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Let assembly judge if undue influence exists

Posted: January 22, 2013 - 2:18pm  |  Updated: January 23, 2013 - 9:24am

Mr. Bill Smith, Assembly Member, resorted to the frequently used technique of expressing “phony outrage” when encountering criticism to his point of view. This is meant to immediately neutralize and then suppress any further opposition. Unfortunately in modern discourse this works all too well. A better approach for Mr. Smith is to challenge Mr. Wolf and demand that he produce evidence that there is “undue” influence by the Kenai Watershed Forum on public policy. After all, it is a prohibition for non-profit organizations (such as the watershed forum) to lobby public agencies.

I, for one, would like to know if it is appropriate for the executive director of the watershed forum to sit on a local Road Board or as a voting member of the Borough’s Planning Commission. There may not be a “legal” prohibition for the executive director to sit on this board and commission, but it sure places the executive director in the position of appearing to use these positions to advocate for policies favorable to the watershed forum. If I were sitting on board of the watershed forum I would be very concerned that this may cause uninvited scrutiny about the organization’s non-profit status.

So, Mr. Smith, instead of demanding apologies and expressing phony outrage, demand that Mr. Wolf’s criticism be aired in public. The Assembly, as the people’s representatives, can make a judgment as to whether it was “completely unwarranted” and an “inflammatory attack” as you describe. The issue would be put to rest and public would be much better served.

In another part of this article, the Mayor makes an impassioned plea for the people to “pay attention.” I believe that people are paying attention. In large numbers (1,600 have signed a petition to repeal the Ordinance) they have decided that Ordinance 2011-12 is more about “zoning” than “saving the fish.” The Mayor has also complained publicly that he has never spent so much executive time on a single issue. His reaction indicates that from the beginning he has totally miscalculated the public’s concerns about further implementation of fish habitat protection. Perhaps it time for the Mayor to also “pay attention.”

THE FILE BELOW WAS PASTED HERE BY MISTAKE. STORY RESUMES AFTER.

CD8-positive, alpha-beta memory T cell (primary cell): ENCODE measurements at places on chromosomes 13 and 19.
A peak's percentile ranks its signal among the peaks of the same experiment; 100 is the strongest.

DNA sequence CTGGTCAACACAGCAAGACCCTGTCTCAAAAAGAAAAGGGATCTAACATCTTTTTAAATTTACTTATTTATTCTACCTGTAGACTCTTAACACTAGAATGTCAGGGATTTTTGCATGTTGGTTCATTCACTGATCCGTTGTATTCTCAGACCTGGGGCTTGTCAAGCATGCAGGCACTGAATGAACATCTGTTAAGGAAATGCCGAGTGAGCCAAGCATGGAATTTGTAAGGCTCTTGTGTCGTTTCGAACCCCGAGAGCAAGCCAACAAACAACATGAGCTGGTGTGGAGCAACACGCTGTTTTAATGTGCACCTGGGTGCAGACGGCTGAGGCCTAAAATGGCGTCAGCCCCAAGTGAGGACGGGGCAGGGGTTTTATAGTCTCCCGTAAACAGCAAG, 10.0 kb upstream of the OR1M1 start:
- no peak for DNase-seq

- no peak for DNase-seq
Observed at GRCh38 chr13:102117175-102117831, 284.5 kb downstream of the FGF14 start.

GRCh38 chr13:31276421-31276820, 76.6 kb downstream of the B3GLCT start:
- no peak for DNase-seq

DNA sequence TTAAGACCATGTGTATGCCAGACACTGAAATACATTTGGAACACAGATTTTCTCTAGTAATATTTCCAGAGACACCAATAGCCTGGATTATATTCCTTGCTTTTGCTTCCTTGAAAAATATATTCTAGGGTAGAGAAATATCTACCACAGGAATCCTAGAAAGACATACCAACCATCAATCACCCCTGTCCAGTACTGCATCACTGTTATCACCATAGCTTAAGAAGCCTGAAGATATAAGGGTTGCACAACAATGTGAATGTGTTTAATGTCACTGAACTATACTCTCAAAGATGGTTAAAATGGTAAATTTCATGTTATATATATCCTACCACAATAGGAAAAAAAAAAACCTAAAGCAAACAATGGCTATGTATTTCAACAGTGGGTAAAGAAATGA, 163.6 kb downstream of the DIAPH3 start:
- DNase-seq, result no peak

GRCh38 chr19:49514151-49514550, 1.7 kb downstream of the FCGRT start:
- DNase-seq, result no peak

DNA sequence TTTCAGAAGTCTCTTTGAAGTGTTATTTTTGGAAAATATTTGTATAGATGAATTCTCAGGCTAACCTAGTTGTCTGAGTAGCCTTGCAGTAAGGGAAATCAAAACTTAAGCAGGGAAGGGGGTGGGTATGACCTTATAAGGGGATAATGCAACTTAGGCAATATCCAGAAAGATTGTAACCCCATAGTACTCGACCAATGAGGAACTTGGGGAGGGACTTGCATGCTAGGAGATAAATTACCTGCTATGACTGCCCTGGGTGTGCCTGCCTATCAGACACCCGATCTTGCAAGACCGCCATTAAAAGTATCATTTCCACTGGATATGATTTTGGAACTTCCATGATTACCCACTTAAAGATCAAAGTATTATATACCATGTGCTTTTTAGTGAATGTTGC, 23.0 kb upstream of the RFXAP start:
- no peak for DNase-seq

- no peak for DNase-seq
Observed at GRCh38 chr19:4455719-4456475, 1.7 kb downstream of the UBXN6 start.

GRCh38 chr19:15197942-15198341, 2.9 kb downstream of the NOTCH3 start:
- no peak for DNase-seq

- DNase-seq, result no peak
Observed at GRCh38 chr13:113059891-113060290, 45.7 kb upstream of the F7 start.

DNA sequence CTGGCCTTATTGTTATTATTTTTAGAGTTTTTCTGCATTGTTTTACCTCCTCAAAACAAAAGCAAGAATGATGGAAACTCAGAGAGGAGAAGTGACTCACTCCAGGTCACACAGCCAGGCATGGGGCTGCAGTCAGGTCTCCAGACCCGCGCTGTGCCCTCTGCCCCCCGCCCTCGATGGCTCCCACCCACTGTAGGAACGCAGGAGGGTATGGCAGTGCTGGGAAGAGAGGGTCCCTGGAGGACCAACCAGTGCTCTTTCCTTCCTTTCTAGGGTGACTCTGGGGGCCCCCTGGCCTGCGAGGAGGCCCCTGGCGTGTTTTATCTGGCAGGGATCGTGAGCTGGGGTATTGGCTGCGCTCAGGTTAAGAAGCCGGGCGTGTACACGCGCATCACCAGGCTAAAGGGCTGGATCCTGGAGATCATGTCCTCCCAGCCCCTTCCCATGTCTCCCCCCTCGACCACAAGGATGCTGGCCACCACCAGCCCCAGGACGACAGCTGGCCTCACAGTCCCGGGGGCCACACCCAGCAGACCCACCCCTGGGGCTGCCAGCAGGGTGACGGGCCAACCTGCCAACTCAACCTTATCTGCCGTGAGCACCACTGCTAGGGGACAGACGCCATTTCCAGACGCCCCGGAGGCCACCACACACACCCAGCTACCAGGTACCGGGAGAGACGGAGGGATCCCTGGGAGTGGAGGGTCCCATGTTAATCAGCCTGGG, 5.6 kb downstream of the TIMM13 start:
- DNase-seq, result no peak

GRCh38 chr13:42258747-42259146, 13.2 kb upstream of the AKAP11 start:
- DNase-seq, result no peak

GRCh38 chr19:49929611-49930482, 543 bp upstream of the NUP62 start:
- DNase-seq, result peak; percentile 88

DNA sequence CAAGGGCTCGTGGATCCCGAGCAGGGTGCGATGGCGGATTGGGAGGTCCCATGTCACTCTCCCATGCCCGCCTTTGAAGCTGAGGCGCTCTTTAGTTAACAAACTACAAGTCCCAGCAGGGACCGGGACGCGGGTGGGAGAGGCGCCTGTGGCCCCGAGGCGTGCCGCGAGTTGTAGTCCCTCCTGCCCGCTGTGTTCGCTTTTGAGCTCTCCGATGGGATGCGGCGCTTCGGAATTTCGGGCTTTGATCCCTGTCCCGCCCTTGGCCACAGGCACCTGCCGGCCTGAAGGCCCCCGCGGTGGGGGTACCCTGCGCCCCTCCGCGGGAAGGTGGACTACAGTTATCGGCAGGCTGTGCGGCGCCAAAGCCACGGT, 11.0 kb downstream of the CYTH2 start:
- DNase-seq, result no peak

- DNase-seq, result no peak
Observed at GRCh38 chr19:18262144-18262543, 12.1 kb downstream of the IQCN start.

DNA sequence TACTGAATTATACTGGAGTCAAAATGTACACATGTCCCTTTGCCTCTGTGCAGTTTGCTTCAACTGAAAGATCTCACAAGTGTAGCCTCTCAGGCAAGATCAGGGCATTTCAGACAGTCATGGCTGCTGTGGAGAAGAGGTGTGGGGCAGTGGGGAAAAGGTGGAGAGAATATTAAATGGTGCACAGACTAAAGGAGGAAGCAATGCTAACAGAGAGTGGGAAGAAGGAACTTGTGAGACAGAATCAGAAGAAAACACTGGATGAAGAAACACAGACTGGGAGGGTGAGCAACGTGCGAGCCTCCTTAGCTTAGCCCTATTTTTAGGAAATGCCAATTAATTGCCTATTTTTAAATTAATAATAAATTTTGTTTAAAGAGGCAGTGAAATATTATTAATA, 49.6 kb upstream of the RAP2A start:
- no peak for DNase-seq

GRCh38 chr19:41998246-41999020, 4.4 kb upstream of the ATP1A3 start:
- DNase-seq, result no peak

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spybot 01/25/13 - 02:55 pm
There is no prohibition on non-profit lobbying

You are off base on the assumption that executive directors of non-profits cannot engage in lobbying activities - they can, both on the state and federal levels.

For the state regulations, any member of the public can lobby state legislators and administrators on proposed changes to statutes and regulations, just not more for 10 hours in any rolling 30 day period of time, else they have to sign up as a lobbyist under state rules.

For the federal IRS regulations - a 501 c 3 non-profit can engage in lobbying, including the executive director, just as long as those lobbying activities are not a significant portion of the organization's activities, which is informally defined as not more than about five percent of the overall budget of the group.

At the municipal, state and federal level, there is no prohibition of individuals sitting on board or commissions if they work for a non-profit.

There is no legal basis for your assertion that Mr. Ruffner is violating the law. He has as much right as any other citizen to sit on a planning and zoning commission, a road board, or hold political office. If there is a conflict of interest on an issue involving Mr. Ruffner and his employment with the Kenai Watershed Forum, it is up to that regulating entity (board or commission) to follow its protocols for declaring conflicts of interest and act according to its policy in regard to each individual circumstance as perceived conflicts arise. That is true for and and every member of a board or commission.

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